Sunday, February 14, 2010

Exclusively vegetative reproduction in Pennisetum clandestinum (Kikuyu grass) in Caifornia

Reproduction in kikuyu grass in coastal central California appers to be largely vegetative. In years of searching for flowering plants, I have never seen anything other than vegetative growth. The California Invasive Plant Council website treatment of this taxon notes that it can be spread via rhizome and stolon fragments. An amplification on what constitutes the invasocore unit of dispersal is in order: Pennisetum clandestinum produces swollen nodes which can also support dormant roots within the leaf sheaths. The entire nodal structure is the unit of dispersal, not in my observation the stolon fragments. Stolons are about 8 mm diameter or so, but when fragmented, the internodal segments do not seem to take.

The unit of dispersal might be termed a nodochore.

This coarse grass is a major invader of the coast side of the fairways at Pebble Beach, where its abundance vs. inland locations as opposed to Festuca rubra, indicates a significant degree of tolerance of salt spray.

Sunday, February 7, 2010

Oak catkins and the carbon cycle

Accounting for pathways in the carbon cycle is now much like the state of cosmology before big telescopes: Hubble saw something in data, and, a few twists and turns later, PRESTO – the Big Bang Theory. Much if is not most of Earth's biosphere carbon stores reside in forests, either above ground or in soil. Being that I live in a forest (Sequoia sempervirens, Psedostugs menziesii, Quercus sheevei), and being that I attempt (vainly, perhaps) to manage organic matter accumulation on my roof (failed, miserably) and yard (difficult, but manageable), I can offer up a pathway observation which might be of note in illustrating the difficulty of modeling the carbon cycle. Acorn cups, acorn shells, and male catkins.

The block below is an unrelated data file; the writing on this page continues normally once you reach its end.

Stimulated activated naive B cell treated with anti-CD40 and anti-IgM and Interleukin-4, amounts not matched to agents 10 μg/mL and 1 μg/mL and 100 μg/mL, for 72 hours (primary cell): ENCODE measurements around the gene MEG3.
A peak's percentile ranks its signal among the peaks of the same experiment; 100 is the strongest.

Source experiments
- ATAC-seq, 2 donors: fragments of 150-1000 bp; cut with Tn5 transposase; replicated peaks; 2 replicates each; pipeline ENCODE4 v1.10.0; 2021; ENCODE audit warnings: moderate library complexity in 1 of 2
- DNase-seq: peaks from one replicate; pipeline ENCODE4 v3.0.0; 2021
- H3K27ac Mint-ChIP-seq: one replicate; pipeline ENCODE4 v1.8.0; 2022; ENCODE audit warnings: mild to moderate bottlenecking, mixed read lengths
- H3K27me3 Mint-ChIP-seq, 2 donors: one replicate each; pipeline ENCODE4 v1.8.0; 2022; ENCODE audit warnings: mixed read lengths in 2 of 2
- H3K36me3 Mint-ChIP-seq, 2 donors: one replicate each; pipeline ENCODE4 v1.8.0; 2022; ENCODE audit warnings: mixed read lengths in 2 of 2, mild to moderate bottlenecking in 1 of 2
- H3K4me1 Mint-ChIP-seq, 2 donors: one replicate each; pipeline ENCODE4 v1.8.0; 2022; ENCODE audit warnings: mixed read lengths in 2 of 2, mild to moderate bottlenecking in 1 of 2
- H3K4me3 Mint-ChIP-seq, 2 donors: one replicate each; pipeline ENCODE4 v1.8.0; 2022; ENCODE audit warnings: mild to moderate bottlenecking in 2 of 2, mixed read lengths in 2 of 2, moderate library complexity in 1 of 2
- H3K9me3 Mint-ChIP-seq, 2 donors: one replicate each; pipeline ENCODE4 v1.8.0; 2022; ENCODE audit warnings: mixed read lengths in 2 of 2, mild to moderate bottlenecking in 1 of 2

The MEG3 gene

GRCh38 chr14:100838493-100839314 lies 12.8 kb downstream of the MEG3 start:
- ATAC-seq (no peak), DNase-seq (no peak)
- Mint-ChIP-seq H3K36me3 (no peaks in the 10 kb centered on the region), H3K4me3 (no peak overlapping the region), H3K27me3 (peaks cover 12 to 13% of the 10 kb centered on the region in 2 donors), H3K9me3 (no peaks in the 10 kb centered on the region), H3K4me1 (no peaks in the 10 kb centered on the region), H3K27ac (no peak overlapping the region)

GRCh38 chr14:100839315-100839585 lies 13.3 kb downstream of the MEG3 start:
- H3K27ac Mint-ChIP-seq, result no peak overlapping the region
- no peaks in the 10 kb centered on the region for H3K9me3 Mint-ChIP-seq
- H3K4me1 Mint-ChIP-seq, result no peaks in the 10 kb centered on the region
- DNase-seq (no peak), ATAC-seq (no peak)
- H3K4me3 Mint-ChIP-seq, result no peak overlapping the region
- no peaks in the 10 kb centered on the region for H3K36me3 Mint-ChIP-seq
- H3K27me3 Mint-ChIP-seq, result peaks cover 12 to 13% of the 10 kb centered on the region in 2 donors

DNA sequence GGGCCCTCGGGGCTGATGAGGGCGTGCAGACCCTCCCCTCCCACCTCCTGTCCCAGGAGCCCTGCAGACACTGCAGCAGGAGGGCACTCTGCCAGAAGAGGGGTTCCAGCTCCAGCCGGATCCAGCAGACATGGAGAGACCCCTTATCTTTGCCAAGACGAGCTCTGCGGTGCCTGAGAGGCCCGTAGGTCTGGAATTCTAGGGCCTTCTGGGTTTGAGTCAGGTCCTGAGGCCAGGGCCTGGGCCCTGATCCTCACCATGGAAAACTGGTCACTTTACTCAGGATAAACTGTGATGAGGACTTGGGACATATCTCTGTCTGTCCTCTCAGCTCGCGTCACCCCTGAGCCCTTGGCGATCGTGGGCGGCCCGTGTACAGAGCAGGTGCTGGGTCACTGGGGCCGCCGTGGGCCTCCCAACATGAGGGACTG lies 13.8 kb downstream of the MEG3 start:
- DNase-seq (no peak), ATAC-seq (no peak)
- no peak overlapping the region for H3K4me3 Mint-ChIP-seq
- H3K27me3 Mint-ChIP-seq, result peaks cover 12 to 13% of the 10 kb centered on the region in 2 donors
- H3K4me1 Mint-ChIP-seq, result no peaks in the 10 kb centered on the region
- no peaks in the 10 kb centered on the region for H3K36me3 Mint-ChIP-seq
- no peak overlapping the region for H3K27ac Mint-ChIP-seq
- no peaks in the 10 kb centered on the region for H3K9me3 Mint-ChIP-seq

In the context I wish to broadcast, these four pathway compartments hold small stores of carbon, but the residence time therein is considerable, and thus in a model may be of sufficient magnitude to influence model verification. Oak acorns get eaten: the shells (pericarp) last for years. Their abundance is not minimal in some instances, but their decay rate seems glacial.

A modeler might not want to dwell on the problem of stored carbon contained in spent oak inflorescences, assuming the matter trivial. They, however, do not decay rapidly, they certainly last for more than a given year because in spring, when the oaks flower, for a period one can find last yr inflorescences scattered about after a big blow. Inflorescence parts are retained in the canopy for more than a single growing season.

Acorn cups of Q. shrevei seem to have a half-life that exceeds that of the acorn shells: perhaps by a year.

In redwood forest, the female cones of Sequoia sempervirens also behave much like Q. shrevei acorns: they are small, but last for years.

These little vignettes are just that – vignettes particular to a particular forest type. But the problem of vignettes is just that: in accounting for the carbon budget of forests, are little seemingly trivial stores such as acorn cups, female cones, and inflorescence remnants trivial, or do they warrant sampling. In my view, sampling the trivial pathways to demonstrate they are in fact trivial is not trivial.